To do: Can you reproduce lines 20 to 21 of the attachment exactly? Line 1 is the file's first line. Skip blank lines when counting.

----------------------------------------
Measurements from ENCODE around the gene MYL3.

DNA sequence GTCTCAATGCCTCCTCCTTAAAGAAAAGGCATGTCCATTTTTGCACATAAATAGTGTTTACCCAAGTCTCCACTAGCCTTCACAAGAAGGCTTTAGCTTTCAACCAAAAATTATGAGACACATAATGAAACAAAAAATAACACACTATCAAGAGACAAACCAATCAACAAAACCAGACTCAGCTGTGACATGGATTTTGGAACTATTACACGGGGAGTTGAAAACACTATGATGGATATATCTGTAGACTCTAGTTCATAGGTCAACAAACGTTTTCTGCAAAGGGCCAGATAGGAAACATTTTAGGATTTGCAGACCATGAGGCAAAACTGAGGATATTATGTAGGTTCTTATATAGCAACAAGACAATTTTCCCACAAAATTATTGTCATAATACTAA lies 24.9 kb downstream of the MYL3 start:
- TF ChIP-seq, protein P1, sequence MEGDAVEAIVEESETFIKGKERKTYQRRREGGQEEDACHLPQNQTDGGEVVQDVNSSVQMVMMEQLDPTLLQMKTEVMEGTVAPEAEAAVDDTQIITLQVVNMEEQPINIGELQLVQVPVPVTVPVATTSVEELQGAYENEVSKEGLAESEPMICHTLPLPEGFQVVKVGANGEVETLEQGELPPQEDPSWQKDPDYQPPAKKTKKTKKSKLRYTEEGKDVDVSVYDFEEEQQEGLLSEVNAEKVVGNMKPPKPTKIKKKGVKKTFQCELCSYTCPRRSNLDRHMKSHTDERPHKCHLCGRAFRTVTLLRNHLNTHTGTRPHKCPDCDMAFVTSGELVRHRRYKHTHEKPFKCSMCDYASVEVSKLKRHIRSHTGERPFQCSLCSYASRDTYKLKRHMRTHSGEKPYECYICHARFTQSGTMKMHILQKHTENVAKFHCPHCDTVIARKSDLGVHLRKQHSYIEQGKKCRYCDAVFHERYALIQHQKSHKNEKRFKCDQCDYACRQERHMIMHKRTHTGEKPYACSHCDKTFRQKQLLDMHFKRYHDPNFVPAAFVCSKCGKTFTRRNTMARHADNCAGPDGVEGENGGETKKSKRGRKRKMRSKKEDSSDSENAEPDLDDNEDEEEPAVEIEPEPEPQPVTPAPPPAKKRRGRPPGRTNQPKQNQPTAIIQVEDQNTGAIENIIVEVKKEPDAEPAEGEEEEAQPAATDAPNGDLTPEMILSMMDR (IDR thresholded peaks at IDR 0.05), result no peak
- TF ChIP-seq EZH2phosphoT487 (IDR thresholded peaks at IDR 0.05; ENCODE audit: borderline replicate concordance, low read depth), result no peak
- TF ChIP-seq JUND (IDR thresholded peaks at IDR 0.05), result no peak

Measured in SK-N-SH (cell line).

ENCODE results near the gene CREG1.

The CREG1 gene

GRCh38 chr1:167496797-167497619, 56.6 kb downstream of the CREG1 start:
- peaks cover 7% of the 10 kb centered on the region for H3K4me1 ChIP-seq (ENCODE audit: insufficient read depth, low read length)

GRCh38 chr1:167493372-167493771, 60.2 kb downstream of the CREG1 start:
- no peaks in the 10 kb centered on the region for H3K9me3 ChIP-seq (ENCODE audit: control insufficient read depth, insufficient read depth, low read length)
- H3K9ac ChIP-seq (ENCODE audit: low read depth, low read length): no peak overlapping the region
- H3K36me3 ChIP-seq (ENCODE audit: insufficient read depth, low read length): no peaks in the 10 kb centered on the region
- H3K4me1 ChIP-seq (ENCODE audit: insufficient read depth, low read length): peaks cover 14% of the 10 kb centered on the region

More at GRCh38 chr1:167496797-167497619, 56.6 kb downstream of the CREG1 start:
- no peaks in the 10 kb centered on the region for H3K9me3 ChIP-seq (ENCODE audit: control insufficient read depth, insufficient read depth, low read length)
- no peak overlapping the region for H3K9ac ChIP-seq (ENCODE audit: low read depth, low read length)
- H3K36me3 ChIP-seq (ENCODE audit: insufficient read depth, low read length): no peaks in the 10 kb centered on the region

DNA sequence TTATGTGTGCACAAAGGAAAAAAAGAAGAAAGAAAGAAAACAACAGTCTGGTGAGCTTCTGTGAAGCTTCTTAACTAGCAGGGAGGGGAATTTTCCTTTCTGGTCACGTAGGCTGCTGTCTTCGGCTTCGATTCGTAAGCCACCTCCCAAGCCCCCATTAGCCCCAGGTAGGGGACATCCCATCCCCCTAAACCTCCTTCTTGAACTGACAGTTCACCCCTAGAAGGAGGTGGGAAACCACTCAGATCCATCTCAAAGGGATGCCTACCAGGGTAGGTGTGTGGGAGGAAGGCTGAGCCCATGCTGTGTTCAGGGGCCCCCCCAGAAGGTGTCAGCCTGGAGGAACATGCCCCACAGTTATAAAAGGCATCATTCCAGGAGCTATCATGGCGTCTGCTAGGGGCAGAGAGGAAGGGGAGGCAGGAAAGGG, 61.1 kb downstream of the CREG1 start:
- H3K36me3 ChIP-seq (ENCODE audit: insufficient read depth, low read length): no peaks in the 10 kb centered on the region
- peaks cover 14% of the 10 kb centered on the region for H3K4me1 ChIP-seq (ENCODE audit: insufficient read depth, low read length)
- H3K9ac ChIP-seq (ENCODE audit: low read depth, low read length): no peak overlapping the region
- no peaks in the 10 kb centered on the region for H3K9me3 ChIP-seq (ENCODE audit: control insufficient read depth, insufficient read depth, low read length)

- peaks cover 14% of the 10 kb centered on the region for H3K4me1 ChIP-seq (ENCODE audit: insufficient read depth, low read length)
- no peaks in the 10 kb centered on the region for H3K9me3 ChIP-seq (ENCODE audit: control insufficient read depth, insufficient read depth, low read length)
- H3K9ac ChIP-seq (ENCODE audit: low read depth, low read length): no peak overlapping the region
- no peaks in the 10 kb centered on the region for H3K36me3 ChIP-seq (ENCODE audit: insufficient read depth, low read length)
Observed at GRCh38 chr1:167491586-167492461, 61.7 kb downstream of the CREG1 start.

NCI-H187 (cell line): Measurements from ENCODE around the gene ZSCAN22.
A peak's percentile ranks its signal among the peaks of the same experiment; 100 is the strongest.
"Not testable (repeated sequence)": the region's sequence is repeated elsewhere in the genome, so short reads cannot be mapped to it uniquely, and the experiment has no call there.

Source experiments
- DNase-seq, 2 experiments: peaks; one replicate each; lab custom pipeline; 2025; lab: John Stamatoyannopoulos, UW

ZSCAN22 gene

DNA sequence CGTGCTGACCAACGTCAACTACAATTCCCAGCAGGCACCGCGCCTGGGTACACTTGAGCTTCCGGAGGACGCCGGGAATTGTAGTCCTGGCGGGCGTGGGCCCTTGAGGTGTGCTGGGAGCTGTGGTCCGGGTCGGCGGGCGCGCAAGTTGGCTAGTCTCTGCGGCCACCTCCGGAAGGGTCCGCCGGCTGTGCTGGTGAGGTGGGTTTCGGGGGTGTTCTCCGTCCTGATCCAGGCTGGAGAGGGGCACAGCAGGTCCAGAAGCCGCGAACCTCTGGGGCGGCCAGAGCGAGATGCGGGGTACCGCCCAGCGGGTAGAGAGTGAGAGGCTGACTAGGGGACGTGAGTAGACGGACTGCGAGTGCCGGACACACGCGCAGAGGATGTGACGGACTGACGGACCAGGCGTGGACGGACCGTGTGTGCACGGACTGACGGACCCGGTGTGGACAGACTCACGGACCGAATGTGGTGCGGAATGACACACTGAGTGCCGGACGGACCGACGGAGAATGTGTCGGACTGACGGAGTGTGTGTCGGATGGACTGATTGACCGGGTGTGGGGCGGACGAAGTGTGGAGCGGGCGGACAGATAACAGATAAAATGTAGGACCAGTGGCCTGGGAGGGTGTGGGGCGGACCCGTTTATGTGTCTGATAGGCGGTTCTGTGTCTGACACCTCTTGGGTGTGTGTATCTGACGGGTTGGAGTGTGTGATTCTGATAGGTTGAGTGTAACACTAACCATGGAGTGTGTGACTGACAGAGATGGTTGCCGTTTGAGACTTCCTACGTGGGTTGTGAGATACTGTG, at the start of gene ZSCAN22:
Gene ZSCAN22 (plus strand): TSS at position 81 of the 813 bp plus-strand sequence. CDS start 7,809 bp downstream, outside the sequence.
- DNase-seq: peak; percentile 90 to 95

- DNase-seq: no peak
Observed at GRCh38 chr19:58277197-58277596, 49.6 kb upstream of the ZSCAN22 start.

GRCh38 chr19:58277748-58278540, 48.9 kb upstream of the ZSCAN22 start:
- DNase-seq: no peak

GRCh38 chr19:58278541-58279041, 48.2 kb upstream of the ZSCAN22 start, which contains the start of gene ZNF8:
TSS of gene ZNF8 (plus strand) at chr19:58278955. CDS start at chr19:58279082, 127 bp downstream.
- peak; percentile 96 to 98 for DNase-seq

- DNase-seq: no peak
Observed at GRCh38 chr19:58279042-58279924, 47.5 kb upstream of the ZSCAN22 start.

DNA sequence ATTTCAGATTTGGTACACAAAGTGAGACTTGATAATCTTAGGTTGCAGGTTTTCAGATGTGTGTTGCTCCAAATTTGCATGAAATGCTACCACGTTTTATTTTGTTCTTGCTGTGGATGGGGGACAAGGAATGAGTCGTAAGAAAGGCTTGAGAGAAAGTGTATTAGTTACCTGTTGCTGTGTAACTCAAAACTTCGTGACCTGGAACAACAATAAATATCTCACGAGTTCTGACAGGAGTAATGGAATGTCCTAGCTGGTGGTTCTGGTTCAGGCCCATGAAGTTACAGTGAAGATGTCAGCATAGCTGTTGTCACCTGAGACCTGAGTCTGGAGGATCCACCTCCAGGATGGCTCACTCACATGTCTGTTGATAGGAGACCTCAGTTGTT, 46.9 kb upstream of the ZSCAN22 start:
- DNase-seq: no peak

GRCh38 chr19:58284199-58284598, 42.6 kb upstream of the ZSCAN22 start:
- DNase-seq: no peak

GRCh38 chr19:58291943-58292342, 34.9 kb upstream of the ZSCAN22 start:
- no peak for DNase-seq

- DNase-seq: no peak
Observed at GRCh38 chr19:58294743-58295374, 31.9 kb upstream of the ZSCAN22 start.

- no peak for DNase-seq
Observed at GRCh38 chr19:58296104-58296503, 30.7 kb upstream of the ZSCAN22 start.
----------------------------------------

DNA sequence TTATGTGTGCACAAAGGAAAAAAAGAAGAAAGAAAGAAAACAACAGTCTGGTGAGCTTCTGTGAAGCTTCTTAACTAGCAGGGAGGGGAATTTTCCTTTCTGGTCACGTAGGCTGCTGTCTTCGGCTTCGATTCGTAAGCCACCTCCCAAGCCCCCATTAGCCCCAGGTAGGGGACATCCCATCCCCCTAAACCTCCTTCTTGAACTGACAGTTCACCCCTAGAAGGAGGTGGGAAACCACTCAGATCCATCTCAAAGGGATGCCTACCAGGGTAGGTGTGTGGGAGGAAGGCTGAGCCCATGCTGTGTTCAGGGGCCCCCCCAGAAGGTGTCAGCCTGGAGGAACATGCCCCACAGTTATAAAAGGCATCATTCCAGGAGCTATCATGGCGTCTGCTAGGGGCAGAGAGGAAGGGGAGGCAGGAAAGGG, 61.1 kb downstream of the CREG1 start:
- H3K36me3 ChIP-seq (ENCODE audit: insufficient read depth, low read length): no peaks in the 10 kb centered on the region